Field studies on endoparasites of Thoroughbred foals on seven farms in central Kentucky in 2004.Parasitol Res. 2006 Apr; 98(5):496-500.PR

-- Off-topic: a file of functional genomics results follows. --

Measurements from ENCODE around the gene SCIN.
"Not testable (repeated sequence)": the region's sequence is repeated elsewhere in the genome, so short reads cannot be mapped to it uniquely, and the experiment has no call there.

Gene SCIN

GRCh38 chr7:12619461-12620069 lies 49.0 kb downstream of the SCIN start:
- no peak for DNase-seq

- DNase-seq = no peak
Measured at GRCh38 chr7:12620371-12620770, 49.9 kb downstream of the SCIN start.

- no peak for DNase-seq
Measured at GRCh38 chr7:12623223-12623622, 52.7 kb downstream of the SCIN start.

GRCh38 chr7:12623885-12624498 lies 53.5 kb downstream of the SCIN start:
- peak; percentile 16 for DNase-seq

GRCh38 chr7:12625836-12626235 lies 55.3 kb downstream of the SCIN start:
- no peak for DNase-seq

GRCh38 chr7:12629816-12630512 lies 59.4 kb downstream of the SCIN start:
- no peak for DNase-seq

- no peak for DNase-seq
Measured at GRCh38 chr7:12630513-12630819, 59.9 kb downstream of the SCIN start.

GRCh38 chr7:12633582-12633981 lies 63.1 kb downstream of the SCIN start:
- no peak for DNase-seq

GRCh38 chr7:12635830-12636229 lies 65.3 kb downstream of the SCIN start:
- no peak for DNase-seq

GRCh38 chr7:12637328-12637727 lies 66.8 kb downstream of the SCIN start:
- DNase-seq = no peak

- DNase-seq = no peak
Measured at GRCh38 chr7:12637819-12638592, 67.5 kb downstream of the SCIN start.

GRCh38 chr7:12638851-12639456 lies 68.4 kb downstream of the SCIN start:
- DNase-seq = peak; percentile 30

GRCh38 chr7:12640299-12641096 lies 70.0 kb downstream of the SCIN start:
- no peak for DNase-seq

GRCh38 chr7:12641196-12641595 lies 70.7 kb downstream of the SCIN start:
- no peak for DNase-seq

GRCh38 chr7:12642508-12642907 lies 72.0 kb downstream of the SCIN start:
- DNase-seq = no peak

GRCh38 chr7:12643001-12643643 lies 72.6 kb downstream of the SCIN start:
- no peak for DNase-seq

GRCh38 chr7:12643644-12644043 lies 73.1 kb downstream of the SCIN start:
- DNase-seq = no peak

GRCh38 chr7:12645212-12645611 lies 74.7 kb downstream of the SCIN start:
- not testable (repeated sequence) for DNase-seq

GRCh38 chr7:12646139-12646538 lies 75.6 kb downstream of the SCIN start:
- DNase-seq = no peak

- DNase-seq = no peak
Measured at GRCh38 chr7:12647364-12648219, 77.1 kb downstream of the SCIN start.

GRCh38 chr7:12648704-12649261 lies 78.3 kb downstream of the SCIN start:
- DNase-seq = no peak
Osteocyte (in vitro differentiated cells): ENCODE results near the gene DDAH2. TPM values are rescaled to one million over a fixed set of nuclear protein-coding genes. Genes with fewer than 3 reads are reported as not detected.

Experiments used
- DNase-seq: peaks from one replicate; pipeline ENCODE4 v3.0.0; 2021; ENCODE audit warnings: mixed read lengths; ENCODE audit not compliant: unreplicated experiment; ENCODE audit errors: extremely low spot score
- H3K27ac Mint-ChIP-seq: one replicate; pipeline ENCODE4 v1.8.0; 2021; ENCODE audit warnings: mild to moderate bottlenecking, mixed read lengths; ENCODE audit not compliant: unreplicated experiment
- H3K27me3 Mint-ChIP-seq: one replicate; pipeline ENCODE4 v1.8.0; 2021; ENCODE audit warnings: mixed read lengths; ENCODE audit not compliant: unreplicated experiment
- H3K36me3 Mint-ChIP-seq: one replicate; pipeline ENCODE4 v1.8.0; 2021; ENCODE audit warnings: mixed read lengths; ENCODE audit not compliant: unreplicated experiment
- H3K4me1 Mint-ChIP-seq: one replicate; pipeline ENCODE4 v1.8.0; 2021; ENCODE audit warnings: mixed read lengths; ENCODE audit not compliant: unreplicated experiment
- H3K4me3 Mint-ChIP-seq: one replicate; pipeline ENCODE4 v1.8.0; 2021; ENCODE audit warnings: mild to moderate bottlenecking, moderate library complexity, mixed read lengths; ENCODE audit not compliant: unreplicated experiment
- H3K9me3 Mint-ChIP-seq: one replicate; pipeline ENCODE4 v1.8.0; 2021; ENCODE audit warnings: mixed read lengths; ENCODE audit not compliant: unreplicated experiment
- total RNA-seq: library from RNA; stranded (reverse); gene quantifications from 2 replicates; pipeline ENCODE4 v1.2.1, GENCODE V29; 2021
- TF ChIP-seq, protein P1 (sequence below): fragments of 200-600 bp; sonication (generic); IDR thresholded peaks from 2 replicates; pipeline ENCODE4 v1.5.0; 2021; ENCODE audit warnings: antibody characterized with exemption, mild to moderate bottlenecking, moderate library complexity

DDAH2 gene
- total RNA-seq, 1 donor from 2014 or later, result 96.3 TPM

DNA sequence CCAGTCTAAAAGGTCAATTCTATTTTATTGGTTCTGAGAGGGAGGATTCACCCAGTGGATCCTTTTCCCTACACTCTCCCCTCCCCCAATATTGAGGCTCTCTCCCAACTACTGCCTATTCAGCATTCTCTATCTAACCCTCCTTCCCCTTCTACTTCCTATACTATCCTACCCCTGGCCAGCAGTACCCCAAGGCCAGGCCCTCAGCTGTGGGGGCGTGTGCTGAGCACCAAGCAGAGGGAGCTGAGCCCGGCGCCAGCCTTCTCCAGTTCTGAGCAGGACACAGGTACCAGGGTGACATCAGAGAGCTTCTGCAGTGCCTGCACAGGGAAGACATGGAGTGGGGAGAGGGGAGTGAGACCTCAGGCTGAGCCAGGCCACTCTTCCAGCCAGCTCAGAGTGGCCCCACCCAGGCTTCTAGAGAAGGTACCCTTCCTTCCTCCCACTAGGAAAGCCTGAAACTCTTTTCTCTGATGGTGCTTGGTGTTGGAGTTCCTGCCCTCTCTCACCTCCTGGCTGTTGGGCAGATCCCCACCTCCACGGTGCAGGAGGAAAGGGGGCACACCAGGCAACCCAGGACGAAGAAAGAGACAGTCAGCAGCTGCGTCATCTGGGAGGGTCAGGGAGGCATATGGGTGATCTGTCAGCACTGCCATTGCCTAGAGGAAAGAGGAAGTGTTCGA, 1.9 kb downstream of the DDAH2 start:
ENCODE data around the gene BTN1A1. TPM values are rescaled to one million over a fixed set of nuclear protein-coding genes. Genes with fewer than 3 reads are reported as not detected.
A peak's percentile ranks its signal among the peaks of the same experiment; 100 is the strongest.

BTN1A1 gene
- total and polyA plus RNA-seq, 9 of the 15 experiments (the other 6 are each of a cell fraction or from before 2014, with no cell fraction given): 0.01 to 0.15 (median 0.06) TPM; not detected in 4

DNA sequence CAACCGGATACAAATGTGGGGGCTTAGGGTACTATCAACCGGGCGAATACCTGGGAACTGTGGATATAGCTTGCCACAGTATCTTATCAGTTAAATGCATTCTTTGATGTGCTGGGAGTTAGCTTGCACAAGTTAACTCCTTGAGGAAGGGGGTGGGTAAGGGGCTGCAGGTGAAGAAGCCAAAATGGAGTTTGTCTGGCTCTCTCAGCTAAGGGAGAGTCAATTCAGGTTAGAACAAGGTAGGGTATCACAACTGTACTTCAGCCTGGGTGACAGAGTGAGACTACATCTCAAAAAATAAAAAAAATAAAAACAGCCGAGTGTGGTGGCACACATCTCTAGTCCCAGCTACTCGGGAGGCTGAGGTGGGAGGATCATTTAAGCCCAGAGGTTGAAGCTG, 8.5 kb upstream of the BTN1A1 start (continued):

Fecal samples (n=1,584) for a parasite study were collected from Thoroughbred foals (n=349), 28 to 330 days old, on seven farms in central Kentucky during 49 monthly trips from May to October, November, or December 2004. The main purpose was to determine possible drug resistance of ascarids, also of strongyles, to ivermectin (IVM) and other commercially available compounds [fenbendazole, moxidectin (MOX), oxibendazole (OBZ), and pyrantel pamoate]. In addition, interest was on prevalence of foal parasites. Qualitative data were obtained by recording presence or absence of ascarid and strongyle eggs in feces from 7 to 25 days after treatment of some of the foals. None of the compounds completely eliminated ascarid eggs in feces of all foals posttreatment. Activity on ascarids was significantly the highest for OBZ and lowest for IVM. Activity on strongyles was significantly higher for IVM and MOX than for the other compounds. Prevalence (mean percentage of foals infected) was recorded for eggs of Parascaris equorum (39%), of strongyles (32%), and of Strongyloides westeri (2%) and oocysts of Eimeria leuckarti (28%) in feces of foals. One or more foals had infections of P. equorum on six farms (86%), strongyles on seven farms (100%), S. westeri on two farms (29%), and E. leuckarti on six farms (86%). The oldest foal infected with E. leuckarti was 301 days of age. Comparison was made on the prevalence of parasites in foals on five of the same farms in the 2004 study, which were part of a similar 14-farm project in 2003 (Lyons and Tolliver in Parasitol Res (2004) 92:400-404).